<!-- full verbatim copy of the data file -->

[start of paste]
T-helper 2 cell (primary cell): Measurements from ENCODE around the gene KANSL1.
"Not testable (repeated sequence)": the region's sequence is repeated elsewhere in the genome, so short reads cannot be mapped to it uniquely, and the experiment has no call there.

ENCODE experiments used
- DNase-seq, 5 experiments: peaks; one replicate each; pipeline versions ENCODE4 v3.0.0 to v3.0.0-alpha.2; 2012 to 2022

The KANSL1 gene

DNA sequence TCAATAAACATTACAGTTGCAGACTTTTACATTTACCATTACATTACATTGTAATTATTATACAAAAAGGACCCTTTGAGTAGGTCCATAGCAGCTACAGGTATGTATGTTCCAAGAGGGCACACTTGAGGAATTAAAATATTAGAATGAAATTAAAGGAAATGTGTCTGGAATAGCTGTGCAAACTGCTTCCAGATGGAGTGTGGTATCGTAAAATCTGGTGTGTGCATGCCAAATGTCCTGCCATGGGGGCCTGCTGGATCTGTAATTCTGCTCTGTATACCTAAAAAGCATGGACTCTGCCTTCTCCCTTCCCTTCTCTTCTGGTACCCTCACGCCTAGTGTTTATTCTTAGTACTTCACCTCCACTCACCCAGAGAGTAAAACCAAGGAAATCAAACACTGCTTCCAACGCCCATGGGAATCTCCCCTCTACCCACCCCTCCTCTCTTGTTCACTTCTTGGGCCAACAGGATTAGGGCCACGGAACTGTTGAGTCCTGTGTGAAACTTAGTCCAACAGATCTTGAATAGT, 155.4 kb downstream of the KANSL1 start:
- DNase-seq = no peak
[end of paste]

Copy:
T-helper 2 cell (primary cell): Measurements from ENCODE around the gene KANSL1.
"Not testable (repeated sequence)": the region's sequence is repeated elsewhere in the genome, so short reads cannot be mapped to it uniquely, and the experiment has no call there.

ENCODE experiments used
- DNase-seq, 5 experiments: peaks; one replicate each; pipeline versions ENCODE4 v3.0.0 to v3.0.0-alpha.2; 2012 to 2022

The KANSL1 gene

DNA sequence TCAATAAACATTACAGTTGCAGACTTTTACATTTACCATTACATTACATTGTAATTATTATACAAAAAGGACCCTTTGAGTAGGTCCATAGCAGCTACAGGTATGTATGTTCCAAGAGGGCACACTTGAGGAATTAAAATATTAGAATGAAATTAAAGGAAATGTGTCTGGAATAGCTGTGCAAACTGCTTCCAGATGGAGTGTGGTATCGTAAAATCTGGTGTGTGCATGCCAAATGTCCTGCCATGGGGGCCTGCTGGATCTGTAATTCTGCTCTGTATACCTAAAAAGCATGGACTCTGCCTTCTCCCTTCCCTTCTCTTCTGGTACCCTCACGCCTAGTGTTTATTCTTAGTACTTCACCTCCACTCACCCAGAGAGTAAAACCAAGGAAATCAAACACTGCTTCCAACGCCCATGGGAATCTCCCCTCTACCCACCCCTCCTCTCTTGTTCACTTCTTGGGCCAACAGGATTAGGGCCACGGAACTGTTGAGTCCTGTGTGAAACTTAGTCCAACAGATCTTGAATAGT, 155.4 kb downstream of the KANSL1 start:
- DNase-seq = no peak